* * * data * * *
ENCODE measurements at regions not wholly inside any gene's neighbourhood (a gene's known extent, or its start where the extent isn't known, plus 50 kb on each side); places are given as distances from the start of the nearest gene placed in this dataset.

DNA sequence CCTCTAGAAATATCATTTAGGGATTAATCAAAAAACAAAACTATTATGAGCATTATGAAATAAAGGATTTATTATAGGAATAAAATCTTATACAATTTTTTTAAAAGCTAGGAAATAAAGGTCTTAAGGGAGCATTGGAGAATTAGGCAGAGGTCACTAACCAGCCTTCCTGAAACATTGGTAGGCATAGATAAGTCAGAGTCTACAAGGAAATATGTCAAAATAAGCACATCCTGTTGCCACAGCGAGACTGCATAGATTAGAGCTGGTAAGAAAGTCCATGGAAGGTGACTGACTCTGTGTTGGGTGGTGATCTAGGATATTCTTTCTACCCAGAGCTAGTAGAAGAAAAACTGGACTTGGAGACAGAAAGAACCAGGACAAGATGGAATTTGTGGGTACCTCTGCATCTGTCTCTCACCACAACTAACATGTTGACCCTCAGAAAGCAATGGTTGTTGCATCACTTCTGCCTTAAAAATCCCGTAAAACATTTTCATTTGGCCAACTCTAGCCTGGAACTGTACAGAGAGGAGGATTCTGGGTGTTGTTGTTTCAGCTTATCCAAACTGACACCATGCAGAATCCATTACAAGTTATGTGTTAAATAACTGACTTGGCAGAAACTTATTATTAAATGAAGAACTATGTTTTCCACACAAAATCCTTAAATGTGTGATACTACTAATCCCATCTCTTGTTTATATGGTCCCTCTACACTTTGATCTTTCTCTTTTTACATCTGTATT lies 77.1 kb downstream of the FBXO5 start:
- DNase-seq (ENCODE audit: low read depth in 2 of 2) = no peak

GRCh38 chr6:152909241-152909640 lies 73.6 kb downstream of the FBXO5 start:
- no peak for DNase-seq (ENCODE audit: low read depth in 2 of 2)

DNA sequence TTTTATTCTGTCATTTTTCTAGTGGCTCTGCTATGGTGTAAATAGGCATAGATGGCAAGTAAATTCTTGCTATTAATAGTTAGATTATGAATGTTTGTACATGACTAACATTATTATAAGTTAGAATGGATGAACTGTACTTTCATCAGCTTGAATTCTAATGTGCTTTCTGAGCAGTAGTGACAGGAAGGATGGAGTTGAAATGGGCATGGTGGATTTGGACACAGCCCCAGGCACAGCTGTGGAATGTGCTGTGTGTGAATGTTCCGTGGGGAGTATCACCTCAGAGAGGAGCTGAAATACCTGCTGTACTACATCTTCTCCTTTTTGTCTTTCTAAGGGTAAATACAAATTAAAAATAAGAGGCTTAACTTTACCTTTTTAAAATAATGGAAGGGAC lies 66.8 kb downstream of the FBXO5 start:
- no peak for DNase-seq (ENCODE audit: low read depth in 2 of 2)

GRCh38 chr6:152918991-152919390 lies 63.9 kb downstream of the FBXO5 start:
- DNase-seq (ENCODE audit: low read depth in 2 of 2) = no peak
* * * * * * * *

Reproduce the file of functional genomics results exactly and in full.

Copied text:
ENCODE measurements at regions not wholly inside any gene's neighbourhood (a gene's known extent, or its start where the extent isn't known, plus 50 kb on each side); places are given as distances from the start of the nearest gene placed in this dataset.

DNA sequence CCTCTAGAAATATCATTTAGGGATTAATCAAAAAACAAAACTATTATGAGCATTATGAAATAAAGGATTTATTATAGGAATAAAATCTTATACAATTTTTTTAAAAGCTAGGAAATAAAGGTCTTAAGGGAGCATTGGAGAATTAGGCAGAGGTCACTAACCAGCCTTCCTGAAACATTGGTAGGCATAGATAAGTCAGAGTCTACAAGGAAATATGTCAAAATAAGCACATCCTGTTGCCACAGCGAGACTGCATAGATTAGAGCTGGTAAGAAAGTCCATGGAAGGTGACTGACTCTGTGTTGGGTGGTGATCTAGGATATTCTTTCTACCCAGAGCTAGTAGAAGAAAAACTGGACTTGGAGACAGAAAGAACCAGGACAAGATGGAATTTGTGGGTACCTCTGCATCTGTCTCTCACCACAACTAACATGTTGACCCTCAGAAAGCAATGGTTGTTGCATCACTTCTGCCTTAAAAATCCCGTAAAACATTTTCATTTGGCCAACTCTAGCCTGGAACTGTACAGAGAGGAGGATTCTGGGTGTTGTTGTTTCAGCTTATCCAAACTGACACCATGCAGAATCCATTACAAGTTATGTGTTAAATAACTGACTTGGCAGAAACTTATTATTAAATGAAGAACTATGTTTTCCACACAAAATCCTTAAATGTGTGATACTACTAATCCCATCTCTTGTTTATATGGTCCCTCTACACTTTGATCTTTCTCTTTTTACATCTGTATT lies 77.1 kb downstream of the FBXO5 start:
- DNase-seq (ENCODE audit: low read depth in 2 of 2) = no peak

GRCh38 chr6:152909241-152909640 lies 73.6 kb downstream of the FBXO5 start:
- no peak for DNase-seq (ENCODE audit: low read depth in 2 of 2)

DNA sequence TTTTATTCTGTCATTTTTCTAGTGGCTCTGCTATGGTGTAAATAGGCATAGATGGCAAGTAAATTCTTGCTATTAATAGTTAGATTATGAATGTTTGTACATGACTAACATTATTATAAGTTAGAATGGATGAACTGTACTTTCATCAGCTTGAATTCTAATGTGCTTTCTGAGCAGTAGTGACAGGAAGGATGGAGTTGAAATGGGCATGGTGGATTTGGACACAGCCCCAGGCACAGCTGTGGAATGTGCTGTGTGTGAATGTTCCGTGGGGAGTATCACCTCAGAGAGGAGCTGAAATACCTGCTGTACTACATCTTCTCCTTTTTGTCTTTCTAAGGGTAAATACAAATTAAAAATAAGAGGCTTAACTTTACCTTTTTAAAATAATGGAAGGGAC lies 66.8 kb downstream of the FBXO5 start:
- no peak for DNase-seq (ENCODE audit: low read depth in 2 of 2)

GRCh38 chr6:152918991-152919390 lies 63.9 kb downstream of the FBXO5 start:
- DNase-seq (ENCODE audit: low read depth in 2 of 2) = no peak